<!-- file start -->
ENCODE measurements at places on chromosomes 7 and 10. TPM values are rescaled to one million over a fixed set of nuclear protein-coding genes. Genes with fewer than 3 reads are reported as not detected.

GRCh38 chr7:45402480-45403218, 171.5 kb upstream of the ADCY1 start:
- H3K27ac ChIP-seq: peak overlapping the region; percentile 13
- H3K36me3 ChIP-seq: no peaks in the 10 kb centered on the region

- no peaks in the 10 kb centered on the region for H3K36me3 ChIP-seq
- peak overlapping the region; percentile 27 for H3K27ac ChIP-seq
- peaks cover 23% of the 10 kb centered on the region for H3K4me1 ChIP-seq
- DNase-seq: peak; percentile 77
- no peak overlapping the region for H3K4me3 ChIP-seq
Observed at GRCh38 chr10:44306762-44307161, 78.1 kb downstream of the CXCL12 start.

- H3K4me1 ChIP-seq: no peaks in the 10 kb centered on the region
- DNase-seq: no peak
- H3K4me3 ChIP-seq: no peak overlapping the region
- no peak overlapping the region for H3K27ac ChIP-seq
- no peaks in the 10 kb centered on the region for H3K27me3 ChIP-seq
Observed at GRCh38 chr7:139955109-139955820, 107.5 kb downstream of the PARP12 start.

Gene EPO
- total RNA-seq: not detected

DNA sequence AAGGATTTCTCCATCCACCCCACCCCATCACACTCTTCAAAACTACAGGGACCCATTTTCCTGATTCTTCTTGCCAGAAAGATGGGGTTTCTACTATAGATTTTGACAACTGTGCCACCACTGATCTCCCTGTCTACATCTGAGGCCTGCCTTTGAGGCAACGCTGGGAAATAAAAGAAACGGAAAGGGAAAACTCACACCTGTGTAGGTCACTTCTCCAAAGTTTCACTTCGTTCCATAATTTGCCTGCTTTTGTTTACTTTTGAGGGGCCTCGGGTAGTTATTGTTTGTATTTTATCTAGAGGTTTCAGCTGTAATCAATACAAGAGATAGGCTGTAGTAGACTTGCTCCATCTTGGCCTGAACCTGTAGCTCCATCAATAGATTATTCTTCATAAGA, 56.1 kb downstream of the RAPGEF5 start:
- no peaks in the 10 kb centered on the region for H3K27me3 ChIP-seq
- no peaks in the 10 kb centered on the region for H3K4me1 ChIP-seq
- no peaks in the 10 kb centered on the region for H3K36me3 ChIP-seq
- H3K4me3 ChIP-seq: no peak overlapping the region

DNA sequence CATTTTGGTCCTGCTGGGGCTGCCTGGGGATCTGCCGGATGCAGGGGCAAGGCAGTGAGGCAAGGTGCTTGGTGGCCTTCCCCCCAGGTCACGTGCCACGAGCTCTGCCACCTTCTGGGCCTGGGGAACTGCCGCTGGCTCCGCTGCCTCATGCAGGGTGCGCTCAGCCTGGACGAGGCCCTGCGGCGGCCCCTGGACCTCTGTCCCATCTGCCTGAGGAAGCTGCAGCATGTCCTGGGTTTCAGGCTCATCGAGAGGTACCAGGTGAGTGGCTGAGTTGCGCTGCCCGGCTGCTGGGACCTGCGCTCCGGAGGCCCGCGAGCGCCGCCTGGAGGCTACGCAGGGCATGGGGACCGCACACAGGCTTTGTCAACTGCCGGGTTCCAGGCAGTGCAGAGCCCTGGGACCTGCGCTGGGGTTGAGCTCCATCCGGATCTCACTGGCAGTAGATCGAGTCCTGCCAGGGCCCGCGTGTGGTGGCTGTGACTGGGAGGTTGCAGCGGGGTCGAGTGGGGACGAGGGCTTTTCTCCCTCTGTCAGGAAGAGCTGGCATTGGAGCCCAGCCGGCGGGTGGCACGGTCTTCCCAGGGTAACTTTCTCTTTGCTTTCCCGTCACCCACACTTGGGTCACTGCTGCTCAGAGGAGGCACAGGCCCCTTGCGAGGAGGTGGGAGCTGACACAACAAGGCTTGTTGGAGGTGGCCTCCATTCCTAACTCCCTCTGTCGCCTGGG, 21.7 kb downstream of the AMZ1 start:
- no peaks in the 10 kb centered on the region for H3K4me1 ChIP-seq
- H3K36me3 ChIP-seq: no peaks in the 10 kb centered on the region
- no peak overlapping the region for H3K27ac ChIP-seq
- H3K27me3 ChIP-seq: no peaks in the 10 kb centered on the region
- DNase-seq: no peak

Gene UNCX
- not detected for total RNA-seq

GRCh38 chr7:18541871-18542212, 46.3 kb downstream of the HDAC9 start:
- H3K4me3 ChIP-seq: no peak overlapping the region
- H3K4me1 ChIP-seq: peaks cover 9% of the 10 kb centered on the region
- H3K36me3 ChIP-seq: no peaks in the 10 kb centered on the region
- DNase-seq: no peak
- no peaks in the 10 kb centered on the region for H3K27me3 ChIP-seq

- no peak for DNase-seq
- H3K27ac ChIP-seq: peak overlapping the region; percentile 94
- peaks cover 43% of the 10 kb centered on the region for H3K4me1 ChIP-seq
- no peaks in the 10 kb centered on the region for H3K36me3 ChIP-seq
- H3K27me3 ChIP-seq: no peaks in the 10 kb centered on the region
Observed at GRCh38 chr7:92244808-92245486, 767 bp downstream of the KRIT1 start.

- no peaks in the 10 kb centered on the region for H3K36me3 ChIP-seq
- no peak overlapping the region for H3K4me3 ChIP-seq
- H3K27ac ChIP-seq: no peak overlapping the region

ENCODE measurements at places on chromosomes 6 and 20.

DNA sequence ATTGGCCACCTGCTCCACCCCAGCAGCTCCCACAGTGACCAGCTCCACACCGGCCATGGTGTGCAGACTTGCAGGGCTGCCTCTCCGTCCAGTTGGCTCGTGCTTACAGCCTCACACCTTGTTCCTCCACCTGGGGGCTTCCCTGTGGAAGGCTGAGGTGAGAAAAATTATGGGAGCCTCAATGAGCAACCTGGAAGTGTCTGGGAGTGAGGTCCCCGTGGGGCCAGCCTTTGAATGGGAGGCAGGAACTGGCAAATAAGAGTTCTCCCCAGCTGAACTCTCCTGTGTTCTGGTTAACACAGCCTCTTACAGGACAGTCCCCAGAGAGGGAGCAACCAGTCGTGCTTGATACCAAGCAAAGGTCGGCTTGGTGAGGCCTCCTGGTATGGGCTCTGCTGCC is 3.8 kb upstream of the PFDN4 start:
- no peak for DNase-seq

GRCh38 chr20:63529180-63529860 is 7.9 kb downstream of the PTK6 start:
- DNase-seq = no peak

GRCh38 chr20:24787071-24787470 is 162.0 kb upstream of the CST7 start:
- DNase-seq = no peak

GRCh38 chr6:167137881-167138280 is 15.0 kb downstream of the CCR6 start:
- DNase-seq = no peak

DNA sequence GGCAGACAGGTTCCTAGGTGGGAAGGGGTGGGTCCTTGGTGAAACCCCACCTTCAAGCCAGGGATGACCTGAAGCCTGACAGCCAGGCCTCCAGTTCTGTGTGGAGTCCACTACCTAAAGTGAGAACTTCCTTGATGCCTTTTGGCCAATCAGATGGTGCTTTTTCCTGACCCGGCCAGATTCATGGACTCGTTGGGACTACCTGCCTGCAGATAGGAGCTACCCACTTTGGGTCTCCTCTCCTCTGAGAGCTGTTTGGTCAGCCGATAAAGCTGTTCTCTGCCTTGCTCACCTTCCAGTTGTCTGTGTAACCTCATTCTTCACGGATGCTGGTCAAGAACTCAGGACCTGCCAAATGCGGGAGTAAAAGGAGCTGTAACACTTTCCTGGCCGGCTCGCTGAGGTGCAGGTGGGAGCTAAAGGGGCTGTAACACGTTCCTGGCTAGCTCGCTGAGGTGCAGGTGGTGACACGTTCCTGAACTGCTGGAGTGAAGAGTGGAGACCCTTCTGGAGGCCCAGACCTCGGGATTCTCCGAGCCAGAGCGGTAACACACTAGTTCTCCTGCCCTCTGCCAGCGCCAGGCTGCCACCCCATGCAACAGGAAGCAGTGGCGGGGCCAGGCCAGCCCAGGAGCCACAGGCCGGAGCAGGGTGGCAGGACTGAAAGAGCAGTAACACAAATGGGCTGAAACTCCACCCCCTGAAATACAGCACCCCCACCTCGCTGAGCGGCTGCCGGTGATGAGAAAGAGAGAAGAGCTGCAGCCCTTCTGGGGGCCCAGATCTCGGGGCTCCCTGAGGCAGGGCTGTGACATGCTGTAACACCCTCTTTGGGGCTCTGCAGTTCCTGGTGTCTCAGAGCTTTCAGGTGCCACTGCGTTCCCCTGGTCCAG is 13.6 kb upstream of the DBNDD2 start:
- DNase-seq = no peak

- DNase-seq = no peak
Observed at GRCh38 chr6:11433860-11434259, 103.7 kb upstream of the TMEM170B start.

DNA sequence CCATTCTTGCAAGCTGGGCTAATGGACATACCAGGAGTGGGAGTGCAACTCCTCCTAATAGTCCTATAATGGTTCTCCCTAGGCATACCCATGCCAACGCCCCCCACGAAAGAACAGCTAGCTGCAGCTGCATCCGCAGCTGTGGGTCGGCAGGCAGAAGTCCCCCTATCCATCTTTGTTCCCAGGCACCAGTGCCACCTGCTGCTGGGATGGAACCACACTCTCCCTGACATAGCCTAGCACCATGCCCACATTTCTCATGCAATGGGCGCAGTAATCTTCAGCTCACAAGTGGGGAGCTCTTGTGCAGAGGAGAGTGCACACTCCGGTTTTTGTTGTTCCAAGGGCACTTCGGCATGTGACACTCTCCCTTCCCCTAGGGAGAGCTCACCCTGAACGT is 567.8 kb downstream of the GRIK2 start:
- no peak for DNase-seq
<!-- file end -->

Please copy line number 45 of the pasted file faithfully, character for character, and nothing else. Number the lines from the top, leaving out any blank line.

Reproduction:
- no peak overlapping the region for H3K4me3 ChIP-seq